string eppOutput = @"C:\myEppOutput.xlsx";
                FileInfo fi = new FileInfo(eppOutput);
                using (ExcelPackage package = new ExcelPackage(fi))
                {
                    // I two queries that run. Results are put on separate worksheets.
                    for (int queryIdx = 1; queryIdx <= 2; queryIdx++)
                    {
                        string worksheetName = "Worksheet" + queryIdx;
                        ExcelWorksheet ws = package.Workbook.Worksheets.Add(worksheetName);
                        // Each page has this four column headers:
                        // Set worksheet's column headers
                        ws.Cells["A1"].Value = "ColumnA";
                        ws.Cells["B1"].Value = "ColumnB";
                        ws.Cells["C1"].Value = "ColumnC";
                        ws.Cells["D1"].Value = "ColumnD";
                        // Make column headers bold
                        ws.Cells["A1:D1"].Style.Font.Bold = true;
                        query = Utils.GetDatabaseQueryString(queryIdx);
                        cmd = new MySqlCommand(query, dbCon.Connection);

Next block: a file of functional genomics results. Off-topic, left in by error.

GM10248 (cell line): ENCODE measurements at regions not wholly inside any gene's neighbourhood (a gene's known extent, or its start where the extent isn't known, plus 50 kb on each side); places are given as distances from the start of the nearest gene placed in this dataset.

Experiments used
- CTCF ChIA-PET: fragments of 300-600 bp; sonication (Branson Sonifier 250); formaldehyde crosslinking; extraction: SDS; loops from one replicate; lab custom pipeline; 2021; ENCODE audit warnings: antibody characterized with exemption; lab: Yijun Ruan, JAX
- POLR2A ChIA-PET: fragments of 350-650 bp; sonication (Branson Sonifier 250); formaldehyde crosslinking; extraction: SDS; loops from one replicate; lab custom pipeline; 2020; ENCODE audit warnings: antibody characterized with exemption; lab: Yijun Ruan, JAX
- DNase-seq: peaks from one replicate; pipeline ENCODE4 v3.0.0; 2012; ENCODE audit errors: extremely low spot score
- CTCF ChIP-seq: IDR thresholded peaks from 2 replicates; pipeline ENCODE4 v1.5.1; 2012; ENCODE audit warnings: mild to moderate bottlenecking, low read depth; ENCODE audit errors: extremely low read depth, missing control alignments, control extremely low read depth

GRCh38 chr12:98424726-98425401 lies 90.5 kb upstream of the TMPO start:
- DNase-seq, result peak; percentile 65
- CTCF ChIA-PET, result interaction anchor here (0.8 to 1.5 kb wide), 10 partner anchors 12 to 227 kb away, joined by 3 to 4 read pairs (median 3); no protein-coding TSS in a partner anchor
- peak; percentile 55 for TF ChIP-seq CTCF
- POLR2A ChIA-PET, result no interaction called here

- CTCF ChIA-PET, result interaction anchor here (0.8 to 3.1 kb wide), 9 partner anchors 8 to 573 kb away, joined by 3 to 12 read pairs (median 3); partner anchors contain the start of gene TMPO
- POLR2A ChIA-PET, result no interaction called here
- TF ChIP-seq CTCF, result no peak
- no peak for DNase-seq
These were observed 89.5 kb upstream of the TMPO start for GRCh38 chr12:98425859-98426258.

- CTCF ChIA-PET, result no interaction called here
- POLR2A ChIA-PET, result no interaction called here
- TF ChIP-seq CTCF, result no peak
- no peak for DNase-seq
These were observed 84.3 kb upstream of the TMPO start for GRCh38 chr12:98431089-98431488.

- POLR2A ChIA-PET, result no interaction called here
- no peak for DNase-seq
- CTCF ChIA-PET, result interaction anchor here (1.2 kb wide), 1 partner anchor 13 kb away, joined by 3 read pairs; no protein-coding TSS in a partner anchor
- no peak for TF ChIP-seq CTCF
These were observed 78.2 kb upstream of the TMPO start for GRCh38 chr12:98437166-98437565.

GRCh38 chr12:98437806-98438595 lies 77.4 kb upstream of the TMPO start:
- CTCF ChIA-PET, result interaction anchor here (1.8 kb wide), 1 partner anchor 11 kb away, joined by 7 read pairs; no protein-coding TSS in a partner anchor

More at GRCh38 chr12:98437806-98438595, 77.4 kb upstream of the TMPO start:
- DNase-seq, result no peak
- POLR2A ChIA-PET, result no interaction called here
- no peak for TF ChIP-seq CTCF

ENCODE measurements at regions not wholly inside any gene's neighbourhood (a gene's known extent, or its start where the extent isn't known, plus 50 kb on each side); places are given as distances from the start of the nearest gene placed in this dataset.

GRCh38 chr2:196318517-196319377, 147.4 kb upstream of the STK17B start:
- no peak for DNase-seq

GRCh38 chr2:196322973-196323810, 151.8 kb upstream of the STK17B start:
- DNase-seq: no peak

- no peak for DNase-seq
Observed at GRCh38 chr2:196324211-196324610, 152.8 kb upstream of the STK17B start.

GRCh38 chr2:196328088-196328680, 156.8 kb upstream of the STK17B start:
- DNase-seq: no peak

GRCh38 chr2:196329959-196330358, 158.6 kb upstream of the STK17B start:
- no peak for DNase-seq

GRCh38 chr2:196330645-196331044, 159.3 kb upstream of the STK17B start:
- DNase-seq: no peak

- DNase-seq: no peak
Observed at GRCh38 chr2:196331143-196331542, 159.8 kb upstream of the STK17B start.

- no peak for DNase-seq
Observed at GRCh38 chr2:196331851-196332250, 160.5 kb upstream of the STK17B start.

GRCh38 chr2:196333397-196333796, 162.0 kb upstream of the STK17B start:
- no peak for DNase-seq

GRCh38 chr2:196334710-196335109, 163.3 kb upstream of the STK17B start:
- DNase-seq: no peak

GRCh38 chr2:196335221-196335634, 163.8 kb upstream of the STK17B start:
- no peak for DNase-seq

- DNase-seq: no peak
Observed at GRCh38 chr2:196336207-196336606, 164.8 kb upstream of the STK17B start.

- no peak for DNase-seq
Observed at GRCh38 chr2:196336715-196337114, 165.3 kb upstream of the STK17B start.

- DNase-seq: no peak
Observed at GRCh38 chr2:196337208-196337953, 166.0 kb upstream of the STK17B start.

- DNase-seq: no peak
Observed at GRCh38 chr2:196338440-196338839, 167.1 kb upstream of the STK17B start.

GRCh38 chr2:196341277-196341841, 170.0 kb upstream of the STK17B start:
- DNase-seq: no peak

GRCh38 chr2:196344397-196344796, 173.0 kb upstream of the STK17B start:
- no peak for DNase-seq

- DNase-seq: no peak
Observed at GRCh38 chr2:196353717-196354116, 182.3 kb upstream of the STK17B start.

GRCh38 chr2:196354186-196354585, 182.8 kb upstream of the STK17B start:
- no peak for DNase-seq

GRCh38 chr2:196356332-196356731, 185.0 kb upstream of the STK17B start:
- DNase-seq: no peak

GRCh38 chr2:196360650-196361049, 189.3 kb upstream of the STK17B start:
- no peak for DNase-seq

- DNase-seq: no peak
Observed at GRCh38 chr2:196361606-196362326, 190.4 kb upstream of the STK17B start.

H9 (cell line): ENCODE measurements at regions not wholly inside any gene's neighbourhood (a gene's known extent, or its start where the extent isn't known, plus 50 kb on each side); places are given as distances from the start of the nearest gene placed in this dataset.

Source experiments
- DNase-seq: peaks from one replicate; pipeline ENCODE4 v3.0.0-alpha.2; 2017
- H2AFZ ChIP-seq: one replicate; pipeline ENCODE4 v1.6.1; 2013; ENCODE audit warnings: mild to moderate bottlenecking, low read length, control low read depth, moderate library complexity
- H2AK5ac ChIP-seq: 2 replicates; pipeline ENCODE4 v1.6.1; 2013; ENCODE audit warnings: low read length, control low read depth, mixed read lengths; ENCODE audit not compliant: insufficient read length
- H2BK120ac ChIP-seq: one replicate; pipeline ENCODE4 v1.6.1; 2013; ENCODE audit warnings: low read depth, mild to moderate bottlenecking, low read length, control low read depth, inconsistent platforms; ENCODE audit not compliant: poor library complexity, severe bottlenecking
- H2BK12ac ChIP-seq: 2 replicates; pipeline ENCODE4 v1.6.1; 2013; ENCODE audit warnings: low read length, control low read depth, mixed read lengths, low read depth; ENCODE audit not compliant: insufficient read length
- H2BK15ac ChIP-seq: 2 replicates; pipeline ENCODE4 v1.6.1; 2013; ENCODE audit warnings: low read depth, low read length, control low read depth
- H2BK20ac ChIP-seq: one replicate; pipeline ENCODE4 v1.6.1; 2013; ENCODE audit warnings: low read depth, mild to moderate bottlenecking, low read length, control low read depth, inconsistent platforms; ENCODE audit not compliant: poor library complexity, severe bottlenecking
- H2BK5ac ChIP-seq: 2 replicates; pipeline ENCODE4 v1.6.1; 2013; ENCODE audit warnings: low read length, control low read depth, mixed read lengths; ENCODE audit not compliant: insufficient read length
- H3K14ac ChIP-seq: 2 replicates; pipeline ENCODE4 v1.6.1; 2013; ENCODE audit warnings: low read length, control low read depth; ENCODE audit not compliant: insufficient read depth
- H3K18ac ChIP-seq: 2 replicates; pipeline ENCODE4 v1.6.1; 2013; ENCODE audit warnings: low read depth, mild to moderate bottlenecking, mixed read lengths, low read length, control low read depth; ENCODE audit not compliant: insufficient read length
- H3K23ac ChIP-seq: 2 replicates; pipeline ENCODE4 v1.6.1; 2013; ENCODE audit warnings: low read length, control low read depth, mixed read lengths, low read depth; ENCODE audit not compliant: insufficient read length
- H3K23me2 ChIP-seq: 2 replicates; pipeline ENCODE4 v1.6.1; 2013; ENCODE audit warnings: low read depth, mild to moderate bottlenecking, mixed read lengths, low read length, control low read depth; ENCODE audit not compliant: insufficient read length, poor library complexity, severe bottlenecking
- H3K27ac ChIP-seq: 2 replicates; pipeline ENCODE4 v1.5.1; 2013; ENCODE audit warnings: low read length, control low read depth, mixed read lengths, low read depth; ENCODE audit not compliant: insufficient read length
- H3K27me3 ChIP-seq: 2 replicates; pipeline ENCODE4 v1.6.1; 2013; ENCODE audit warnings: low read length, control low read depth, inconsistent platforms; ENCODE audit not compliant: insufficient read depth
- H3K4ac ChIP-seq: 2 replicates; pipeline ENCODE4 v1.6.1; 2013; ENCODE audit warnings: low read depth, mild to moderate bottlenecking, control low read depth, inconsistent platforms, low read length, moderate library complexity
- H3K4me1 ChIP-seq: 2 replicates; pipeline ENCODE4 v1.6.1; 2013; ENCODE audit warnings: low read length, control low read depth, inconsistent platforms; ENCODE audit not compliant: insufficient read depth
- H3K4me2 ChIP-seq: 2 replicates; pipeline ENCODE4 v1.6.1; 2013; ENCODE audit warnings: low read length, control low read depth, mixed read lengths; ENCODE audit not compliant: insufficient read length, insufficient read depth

int row = 2;
                        int col = 1;
                        using (var dataReader = cmd.ExecuteReader())
                        {
                            while (dataReader.Read())
                            {
                                col = 1;
                                ws.SetValue(row, col++, dataReader.GetString(0));
// Column B and C are always integer values:
                                ws.SetValue(row, col++, int.Parse(dataReader.GetString(1)));
                                ws.SetValue(row, col++, int.Parse(dataReader.GetString(2)));
                                ws.SetValue(row, col++, dataReader.GetString(3));
                                row++;
                            }
                        }
                    }
                    package.Save();
                }


Note that the col index resets each pass through the dataReader.Read, and the row index resets each time I create a new worksheet.

Finally, we can call package.Save to write out my ExcelPackage object to a file specified in the argument string that we passed to its constructor.